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The Christian Century and the Rise of the Protestant Mainline$
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Elesha J. Coffman

Print publication date: 2013

Print ISBN-13: 9780199938599

Published to Oxford Scholarship Online: September 2013

DOI: 10.1093/acprof:oso/9780199938599.001.0001

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“A Strain on the Tie That Binds”

“A Strain on the Tie That Binds”

(p.111) 5 “A Strain on the Tie That Binds”
The Christian Century and the Rise of the Protestant Mainline

Elesha J. Coffman

Oxford University Press

The nascent mainline did not collapse in the 1930s, but it did experience sharp theological conflict within its ranks. Ironically, the focus of the bitterest fights was pacifism. The pacifist controversy intensified right up until the Japanese attack on Pearl Harbor in 1941, an event that erased popular support for the position and left liberal Protestants scrambling to regroup behind a new agenda. In all of this, Morrison’s Christian Century pursued two primary aims. One, the magazine sought to be a voice of moral authority for peace, first its preservation and then, after Pearl Harbor, its speedy and just reestablishment. Two, the Century endeavored to foster Protestant consensus along the lines of Morrison’s ecumenical vision. Ultimately, these goals proved incompatible, and Morrison was forced to choose between standing—alone, if need be—on principle or joining Reinhold Niebuhr’s developing “realist” school of thought about church, state, and world.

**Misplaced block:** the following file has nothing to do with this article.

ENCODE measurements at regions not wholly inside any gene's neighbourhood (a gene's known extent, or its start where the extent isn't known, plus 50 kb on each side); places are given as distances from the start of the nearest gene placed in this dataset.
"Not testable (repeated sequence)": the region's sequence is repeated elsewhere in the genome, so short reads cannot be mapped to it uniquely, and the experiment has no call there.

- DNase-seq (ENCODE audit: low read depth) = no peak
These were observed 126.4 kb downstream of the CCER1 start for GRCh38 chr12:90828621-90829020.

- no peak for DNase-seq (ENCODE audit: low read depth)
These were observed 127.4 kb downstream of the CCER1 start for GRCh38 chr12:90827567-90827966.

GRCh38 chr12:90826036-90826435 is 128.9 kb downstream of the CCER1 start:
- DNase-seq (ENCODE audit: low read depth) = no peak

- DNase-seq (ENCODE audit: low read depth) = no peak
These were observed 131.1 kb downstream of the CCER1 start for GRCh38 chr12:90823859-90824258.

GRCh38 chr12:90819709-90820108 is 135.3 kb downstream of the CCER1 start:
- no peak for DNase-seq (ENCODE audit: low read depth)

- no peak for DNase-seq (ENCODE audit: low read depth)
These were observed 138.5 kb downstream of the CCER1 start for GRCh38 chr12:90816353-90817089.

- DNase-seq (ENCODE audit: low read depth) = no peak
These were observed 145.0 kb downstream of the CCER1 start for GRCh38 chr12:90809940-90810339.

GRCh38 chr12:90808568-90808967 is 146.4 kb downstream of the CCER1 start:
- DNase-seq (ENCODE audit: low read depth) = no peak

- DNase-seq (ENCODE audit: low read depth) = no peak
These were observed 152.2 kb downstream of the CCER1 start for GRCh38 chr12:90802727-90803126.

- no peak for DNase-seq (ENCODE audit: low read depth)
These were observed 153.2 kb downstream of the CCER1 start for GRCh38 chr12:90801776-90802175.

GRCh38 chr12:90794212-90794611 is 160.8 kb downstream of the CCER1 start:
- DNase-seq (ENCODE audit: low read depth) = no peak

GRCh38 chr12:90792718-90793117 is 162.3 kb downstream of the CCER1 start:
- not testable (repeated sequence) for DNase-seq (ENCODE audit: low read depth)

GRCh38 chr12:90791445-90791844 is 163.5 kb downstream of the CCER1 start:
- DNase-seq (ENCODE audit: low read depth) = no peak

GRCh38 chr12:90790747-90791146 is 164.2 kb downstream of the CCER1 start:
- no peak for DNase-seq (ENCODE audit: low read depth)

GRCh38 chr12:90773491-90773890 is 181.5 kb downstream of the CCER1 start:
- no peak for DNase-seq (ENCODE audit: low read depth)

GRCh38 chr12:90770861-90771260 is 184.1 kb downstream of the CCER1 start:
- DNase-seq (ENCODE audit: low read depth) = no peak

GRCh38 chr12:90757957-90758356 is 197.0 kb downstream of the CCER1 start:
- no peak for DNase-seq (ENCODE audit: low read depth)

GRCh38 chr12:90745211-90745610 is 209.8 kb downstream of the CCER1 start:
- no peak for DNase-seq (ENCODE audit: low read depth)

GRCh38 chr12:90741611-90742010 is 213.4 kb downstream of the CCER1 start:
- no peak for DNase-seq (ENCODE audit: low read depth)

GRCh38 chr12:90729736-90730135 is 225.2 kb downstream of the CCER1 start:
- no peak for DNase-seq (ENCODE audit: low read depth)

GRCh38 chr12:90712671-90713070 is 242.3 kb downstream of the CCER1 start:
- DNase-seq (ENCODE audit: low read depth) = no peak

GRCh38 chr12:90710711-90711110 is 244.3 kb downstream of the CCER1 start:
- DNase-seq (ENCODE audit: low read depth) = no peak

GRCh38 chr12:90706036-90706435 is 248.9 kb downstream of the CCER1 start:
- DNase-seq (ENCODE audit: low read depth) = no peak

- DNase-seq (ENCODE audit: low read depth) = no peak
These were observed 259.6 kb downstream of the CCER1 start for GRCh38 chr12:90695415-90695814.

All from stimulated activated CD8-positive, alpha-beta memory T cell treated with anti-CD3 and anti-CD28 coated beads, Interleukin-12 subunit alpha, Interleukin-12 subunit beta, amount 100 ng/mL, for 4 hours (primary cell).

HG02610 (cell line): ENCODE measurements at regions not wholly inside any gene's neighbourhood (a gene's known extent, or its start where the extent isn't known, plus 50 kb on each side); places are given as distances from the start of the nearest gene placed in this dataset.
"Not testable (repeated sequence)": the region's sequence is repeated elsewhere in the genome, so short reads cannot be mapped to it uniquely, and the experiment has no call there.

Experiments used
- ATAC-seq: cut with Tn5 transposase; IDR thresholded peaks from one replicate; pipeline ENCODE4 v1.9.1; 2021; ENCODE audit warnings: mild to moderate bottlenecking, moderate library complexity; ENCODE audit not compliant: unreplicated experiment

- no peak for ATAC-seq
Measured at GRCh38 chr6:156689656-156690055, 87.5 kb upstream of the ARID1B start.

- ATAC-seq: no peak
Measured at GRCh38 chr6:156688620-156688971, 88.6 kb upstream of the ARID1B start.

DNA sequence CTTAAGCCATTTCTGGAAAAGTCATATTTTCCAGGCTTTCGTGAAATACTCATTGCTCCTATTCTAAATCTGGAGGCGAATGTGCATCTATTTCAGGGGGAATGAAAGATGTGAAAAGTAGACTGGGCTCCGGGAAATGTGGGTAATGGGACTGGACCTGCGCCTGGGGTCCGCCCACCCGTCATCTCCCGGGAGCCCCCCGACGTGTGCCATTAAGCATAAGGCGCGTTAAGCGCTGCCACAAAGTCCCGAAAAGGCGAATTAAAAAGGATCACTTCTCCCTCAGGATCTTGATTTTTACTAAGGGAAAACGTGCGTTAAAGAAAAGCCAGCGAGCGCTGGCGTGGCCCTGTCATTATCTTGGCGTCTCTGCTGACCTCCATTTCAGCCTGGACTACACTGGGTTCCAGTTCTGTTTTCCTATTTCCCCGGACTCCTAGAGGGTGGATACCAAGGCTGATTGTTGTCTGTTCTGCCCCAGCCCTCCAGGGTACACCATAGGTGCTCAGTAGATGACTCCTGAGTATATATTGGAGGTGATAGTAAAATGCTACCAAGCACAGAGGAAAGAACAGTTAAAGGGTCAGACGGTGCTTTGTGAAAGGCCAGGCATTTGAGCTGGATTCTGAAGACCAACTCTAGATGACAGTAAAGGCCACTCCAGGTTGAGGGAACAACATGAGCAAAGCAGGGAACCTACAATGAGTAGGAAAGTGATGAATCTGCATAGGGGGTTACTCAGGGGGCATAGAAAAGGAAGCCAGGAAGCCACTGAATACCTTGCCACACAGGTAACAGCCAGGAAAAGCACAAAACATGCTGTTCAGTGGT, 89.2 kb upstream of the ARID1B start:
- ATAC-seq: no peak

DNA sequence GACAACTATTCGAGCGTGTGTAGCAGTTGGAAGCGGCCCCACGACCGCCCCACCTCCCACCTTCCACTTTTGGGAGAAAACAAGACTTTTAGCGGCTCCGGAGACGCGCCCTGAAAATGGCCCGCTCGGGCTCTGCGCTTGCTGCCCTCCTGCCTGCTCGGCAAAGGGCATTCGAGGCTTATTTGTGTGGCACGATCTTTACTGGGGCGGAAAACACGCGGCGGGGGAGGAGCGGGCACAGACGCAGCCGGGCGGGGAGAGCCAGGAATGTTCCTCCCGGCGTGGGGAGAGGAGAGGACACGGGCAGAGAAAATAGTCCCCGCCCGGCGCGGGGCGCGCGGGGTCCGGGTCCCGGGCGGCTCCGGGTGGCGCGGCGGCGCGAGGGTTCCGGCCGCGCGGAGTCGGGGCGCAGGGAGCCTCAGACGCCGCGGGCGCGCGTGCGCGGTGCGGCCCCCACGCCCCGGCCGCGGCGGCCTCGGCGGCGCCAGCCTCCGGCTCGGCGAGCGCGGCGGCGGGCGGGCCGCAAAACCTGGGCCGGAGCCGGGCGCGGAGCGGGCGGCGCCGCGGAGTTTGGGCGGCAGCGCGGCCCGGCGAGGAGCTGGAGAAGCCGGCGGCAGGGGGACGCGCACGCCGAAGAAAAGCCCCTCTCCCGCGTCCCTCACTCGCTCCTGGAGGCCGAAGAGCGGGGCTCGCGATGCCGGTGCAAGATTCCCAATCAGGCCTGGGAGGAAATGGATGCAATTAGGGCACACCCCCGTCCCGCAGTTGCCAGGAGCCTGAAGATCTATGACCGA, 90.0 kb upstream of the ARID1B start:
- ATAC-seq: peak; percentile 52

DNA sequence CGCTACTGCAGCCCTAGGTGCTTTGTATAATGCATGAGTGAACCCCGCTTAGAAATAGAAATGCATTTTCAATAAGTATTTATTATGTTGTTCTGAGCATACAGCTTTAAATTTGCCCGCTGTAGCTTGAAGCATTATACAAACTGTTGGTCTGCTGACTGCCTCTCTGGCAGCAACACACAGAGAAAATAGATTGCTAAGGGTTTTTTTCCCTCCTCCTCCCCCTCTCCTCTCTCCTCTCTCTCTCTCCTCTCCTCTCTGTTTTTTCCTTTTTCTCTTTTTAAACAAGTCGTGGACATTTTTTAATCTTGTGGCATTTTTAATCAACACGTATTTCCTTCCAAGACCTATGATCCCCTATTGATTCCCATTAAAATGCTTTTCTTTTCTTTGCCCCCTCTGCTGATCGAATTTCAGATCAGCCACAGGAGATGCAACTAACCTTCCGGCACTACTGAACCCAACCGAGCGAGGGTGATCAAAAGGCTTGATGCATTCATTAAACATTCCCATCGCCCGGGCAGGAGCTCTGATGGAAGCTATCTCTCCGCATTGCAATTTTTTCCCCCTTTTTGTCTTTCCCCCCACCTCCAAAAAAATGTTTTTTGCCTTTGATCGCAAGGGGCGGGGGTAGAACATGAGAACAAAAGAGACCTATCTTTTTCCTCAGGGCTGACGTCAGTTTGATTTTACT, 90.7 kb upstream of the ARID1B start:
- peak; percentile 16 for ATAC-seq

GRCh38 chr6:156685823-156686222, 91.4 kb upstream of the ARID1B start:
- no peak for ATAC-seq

Keywords:   Pacifism, realism, Reinhold Niebuhr, The Christian Century, Pearl Harbor, ecumenism

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